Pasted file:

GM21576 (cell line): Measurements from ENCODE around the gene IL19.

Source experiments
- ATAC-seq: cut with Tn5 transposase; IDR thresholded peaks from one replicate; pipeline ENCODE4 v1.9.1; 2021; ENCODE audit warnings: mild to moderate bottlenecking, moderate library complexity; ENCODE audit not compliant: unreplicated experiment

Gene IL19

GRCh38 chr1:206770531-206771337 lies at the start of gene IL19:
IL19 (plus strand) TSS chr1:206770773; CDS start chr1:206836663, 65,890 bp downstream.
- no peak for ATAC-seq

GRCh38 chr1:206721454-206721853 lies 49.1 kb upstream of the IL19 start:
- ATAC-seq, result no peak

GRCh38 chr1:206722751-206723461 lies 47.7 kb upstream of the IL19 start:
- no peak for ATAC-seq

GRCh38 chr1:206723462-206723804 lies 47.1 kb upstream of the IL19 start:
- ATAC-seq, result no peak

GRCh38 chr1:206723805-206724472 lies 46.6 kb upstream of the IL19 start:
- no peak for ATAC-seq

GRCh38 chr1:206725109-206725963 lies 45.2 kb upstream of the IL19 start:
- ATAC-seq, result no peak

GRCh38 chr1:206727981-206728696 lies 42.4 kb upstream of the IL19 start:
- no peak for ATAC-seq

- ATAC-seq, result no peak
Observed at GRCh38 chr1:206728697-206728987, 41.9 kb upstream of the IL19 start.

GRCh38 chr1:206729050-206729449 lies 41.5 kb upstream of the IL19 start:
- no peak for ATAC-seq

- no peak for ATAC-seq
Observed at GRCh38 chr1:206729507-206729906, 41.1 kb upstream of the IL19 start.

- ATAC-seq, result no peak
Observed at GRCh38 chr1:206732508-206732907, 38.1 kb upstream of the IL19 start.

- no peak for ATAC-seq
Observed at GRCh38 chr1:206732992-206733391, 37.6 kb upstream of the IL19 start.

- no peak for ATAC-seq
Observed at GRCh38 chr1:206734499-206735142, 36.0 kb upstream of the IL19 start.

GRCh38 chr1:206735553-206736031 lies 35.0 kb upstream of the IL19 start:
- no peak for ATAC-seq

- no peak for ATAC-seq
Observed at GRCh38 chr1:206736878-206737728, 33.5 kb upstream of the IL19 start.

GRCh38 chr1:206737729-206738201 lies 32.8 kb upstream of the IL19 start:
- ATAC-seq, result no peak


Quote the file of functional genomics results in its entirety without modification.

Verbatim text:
GM21576 (cell line): Measurements from ENCODE around the gene IL19.

Source experiments
- ATAC-seq: cut with Tn5 transposase; IDR thresholded peaks from one replicate; pipeline ENCODE4 v1.9.1; 2021; ENCODE audit warnings: mild to moderate bottlenecking, moderate library complexity; ENCODE audit not compliant: unreplicated experiment

Gene IL19

GRCh38 chr1:206770531-206771337 lies at the start of gene IL19:
IL19 (plus strand) TSS chr1:206770773; CDS start chr1:206836663, 65,890 bp downstream.
- no peak for ATAC-seq

GRCh38 chr1:206721454-206721853 lies 49.1 kb upstream of the IL19 start:
- ATAC-seq, result no peak

GRCh38 chr1:206722751-206723461 lies 47.7 kb upstream of the IL19 start:
- no peak for ATAC-seq

GRCh38 chr1:206723462-206723804 lies 47.1 kb upstream of the IL19 start:
- ATAC-seq, result no peak

GRCh38 chr1:206723805-206724472 lies 46.6 kb upstream of the IL19 start:
- no peak for ATAC-seq

GRCh38 chr1:206725109-206725963 lies 45.2 kb upstream of the IL19 start:
- ATAC-seq, result no peak

GRCh38 chr1:206727981-206728696 lies 42.4 kb upstream of the IL19 start:
- no peak for ATAC-seq

- ATAC-seq, result no peak
Observed at GRCh38 chr1:206728697-206728987, 41.9 kb upstream of the IL19 start.

GRCh38 chr1:206729050-206729449 lies 41.5 kb upstream of the IL19 start:
- no peak for ATAC-seq

- no peak for ATAC-seq
Observed at GRCh38 chr1:206729507-206729906, 41.1 kb upstream of the IL19 start.

- ATAC-seq, result no peak
Observed at GRCh38 chr1:206732508-206732907, 38.1 kb upstream of the IL19 start.

- no peak for ATAC-seq
Observed at GRCh38 chr1:206732992-206733391, 37.6 kb upstream of the IL19 start.

- no peak for ATAC-seq
Observed at GRCh38 chr1:206734499-206735142, 36.0 kb upstream of the IL19 start.

GRCh38 chr1:206735553-206736031 lies 35.0 kb upstream of the IL19 start:
- no peak for ATAC-seq

- no peak for ATAC-seq
Observed at GRCh38 chr1:206736878-206737728, 33.5 kb upstream of the IL19 start.

GRCh38 chr1:206737729-206738201 lies 32.8 kb upstream of the IL19 start:
- ATAC-seq, result no peak